Meta-analysis combining data from all 3 AD cohorts, confirmed allelic association with GWA SNP rs11136000 (p = 0.013), but showed the strongest association after Bonferroni correction with rs1532278 (p = 0.005) (Table 6b, figure in Additional file 7).
Next, we investigated whether the significantly increased presence of rare non-synonymous substitutions and deletion/insertions in AD patients could have driven the common association of CLU with AD risk. Hereto, we recalculated the allelic association in the meta-analysis after excluding the 58 carriers from the Flanders-Belgian (26), the Lille (24) and the Toronto (8) AD cohorts. Allelic associations with the 5 common SNPs remained significant (p-values < 0.05), indicating that the associations with the common SNPs and the rare coding variations represent two independent observations (data not shown).
We used an extensive resequencing approach to follow-up on the significant association of common SNPs in the CLU locus with increased risk for AD in 2 independent GWA studies. In the discovery stage, we used unbiased resequencing of all coding and regulatory regions of CLU in a Flanders-Belgian AD cohort followed by targeted sequencing of 2 independent replication cohorts of French and Canadian origin. In the Flanders-Belgian AD cohort, we obtained significant evidence for clustering of rare coding variants in exons 5 to 8, predicting 3 possible (p.T345M, p.N369H, p.T440M) and one probable (p.R338W) damaging non-synonymous substitutions and a 9-bp insertion/deletion p.T445_D447del affecting the CLU β-chain domain. Interestingly, 4 AD patients carried multiple CLU variations: a patient with a positive family history and onset age of 68 years harbored 2 predicted pathogenic substitutions (p.R338W, p.T345M) and three patients carried the deletion p.T445_D447del together with the benign variant p.A309T. Targeted resequencing in the Lille and Toronto AD cohorts identified predicted pathogenic substitutions (p.R338W and p.N369H) in French AD patients and the p.T445_D447del deletion in French and Canadian AD patients. Noteworthy, we observed haplotype sharing with 7 markers around the insertion/deletion site in 3 Belgian and 2 French AD patient carriers which is suggestive for a common ancestor. Partial haplotype sharing was further observed with another French and Canadian patient.
Moreover, we identified a 1-bp insertion/deletion variation p.I303NfsX13, predicting a premature stop codon after 315 amino acid residues (24 of which in β-chain), in a French patient (onset age 68 years). This frame-shift mutation would most likely produce an unstable transcript that is degraded by the nonsense mediated mRNA decay control system or an unstable C-truncated protein that is degraded within the cell, however, no patient material was available for further testing. Substitutions p.R338W and p.T345M are positioned inside the disulphide rich region which is involved in the folding of the α and β-domains into a heterodimer complex. Variant p.N369H deletes a CLU N-glycosylation signal , and since CLU is highly glycosylated (20-25% of its total mass comprises carbohydrates), this substitution might affect CLU processing or functioning in ligand interaction. Although absent from all Belgian and French control individuals (> 2500 control chromosomes), p.N369H was present in one Canadian control person aged 58 years, which is suggestive of an intermediate penetrance for this substitution. We also observed 3 non-synonymous substitutions with possible damaging effects (α-chain and β-chain) in both Flanders-Belgian patients and control individuals. As these variants were found in 1 to 4 control individuals only and the control group had on average a younger inclusion age than the patient group, these substitutions might represent risk factors of intermediate disease penetrance and might still contribute to AD risk. In contrast, all non-synonymous substitutions observed in control individuals were predicted to be benign and to unlikely affect CLU protein functioning, strengthening our observation that rare non-synonymous substitutions might contribute to AD risk.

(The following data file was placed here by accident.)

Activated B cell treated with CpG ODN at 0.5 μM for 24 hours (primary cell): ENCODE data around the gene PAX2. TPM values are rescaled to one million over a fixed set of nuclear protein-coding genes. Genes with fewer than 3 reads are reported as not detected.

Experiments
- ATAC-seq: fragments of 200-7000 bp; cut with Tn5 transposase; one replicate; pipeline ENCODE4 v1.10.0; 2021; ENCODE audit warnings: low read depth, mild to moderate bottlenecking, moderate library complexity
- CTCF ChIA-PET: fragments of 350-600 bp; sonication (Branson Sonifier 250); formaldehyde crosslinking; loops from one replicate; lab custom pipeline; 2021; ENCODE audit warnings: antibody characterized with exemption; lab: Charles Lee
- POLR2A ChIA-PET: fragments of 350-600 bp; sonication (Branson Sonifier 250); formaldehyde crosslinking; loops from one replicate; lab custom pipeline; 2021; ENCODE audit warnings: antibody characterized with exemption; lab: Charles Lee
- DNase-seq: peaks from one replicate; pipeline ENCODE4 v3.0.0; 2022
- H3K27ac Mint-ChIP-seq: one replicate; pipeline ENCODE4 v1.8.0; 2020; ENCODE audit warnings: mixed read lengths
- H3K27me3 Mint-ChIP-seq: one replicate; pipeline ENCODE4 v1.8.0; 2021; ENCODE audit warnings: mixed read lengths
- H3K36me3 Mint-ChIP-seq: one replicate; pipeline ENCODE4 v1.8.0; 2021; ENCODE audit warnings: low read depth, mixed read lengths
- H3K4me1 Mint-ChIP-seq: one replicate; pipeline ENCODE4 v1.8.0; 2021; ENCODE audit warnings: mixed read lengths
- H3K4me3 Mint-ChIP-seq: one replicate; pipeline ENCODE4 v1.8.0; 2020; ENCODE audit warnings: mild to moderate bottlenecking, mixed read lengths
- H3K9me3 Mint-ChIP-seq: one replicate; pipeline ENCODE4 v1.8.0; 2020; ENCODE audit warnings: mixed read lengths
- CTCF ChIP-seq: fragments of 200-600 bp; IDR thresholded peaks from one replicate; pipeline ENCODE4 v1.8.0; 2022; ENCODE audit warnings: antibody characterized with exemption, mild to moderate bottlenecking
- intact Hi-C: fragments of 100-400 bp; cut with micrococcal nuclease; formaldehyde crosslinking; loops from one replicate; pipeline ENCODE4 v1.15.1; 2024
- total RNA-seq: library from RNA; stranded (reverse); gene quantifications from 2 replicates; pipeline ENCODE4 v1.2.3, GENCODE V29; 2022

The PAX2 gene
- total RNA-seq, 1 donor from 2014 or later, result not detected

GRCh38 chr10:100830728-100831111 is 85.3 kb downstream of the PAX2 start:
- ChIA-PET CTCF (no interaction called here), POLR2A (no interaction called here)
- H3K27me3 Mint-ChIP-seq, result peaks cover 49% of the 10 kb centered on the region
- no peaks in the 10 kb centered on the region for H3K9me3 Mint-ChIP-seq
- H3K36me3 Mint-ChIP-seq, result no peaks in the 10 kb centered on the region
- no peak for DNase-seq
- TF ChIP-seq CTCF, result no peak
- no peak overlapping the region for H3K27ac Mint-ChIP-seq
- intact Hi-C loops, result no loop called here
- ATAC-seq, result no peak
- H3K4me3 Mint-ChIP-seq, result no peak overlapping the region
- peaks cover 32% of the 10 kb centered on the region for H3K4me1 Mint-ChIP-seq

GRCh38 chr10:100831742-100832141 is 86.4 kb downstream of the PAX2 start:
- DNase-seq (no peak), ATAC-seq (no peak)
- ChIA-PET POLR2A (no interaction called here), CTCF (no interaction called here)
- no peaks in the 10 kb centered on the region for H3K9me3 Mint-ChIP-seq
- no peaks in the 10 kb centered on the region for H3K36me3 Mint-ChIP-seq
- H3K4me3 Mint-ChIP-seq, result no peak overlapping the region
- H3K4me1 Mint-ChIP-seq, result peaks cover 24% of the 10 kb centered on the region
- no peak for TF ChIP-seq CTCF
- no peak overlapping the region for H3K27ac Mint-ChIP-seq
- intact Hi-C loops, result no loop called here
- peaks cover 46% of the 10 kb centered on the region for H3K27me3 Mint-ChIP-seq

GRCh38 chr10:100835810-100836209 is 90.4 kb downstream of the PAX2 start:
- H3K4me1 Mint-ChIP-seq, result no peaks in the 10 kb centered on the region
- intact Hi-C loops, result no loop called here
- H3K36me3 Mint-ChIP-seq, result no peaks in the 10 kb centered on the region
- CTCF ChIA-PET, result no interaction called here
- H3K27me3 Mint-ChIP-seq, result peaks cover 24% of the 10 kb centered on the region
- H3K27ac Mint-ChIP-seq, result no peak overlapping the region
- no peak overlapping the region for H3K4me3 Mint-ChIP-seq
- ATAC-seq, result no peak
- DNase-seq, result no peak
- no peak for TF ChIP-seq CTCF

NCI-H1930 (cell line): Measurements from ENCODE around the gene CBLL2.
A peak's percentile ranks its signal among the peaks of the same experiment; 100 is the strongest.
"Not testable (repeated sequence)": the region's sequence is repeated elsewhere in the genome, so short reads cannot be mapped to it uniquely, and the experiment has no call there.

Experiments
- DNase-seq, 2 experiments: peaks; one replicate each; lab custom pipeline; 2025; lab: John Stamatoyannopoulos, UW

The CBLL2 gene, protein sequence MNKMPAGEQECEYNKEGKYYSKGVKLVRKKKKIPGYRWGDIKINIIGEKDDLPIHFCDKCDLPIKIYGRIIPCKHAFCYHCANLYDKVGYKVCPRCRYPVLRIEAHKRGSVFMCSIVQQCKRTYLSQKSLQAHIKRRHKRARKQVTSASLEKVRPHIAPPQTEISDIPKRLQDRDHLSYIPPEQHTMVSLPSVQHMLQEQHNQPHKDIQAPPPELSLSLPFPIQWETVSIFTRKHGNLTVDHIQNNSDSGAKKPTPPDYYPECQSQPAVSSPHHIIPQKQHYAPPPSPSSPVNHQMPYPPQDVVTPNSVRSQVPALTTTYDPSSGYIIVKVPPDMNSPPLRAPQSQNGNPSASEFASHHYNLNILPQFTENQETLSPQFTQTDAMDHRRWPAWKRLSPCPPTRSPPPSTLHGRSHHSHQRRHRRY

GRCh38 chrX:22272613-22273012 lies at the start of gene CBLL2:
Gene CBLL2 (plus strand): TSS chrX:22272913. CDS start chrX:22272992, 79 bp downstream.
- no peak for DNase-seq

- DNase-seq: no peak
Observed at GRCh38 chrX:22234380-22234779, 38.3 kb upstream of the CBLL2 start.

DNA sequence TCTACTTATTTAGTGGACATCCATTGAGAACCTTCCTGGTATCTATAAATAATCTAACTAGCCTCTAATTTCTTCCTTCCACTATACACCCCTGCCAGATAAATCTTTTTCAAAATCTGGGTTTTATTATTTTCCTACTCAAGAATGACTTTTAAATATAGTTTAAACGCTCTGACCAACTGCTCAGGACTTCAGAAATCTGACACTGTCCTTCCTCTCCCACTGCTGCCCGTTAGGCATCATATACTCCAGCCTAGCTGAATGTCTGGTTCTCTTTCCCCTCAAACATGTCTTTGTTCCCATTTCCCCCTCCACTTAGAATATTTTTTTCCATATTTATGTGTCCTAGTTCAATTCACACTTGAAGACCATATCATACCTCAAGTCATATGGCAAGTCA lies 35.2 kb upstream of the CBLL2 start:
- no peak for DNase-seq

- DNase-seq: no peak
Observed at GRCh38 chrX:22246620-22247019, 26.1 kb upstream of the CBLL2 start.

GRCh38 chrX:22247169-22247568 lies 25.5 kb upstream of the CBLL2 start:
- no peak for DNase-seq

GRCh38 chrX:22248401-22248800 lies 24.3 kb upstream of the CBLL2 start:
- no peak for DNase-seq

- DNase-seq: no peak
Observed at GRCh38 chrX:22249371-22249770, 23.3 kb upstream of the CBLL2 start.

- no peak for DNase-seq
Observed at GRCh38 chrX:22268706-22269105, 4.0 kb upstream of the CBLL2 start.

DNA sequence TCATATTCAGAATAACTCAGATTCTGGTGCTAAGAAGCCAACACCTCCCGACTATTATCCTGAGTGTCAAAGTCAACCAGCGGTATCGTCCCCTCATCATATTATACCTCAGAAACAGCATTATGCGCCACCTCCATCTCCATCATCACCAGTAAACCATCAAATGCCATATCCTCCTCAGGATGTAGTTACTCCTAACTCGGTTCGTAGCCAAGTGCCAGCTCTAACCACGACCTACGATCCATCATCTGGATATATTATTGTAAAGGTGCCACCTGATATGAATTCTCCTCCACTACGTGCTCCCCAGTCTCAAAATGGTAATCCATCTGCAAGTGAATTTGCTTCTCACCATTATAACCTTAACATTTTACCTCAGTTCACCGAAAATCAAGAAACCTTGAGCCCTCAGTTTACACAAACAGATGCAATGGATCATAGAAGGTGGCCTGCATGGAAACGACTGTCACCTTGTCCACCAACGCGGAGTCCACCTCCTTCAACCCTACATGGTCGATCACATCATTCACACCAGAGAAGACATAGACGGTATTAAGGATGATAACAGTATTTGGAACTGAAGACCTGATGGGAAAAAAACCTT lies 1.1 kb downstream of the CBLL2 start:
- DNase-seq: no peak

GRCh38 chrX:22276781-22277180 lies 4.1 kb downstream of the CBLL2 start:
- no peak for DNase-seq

Meta-analysis including all rare coding variants affecting the CLU β-chain domain observed in the discovery and replication cohorts plus those reported in 3 additional cohorts [14, 15], totaling 5772 patients and controls, lent further support to an increased occurrence of rare coding variants predicted to affect the CLU β-chain in AD patients compared to healthy individuals (ORMH 1.96 [95% CI 1.18-3.25]; p = 0.009). Assessing the prevalence of variations affecting the β-chain domain by targeted resequencing of CLU exons 5 to 8 in a Caribbean Hispanic AD cohort, detected novel benign variants while predicted pathogenic variants found in stage I and II AD cohorts were absent. Of note, predicted pathogenic variant p.N369H was more frequently observed in Hispanic patient and control individuals then in stage I and II Caucasian cohorts, suggesting this variant might be a polymorphism which is in agreement with previous reports in African-Americans . Excluding p.N369H from our meta-analysis on rare variants did not alter the significance of our observation that rare coding variants affecting the CLU β-chain are more frequently observed in AD patients than control individuals (p = 0.001). It is possible that rare CLU variants contribute in a different way to disease risk in diverse populations and alternatively, that part of the genetic CLU variability is population-specific (e.g. Hispanic origin). Screening other and larger AD cohorts of different ethnicity and conducting functional analyses on putative pathogenic variants will help unraveling the role of these rare coding variants to AD risk. In this context it is relevant to mention that we have primarily used protein prediction algorithms that have their limitations as well. While our meta-analysis suggested that the CLU β-chain is involved in AD risk, to adequately discriminate between rare or low frequent pathogenic variants and benign polymorphisms, their pathogenicity needs to be experimentally evaluated. These experiments will have to be performed along with comparable efforts aiming at understanding the role of CLU in AD pathogenesis.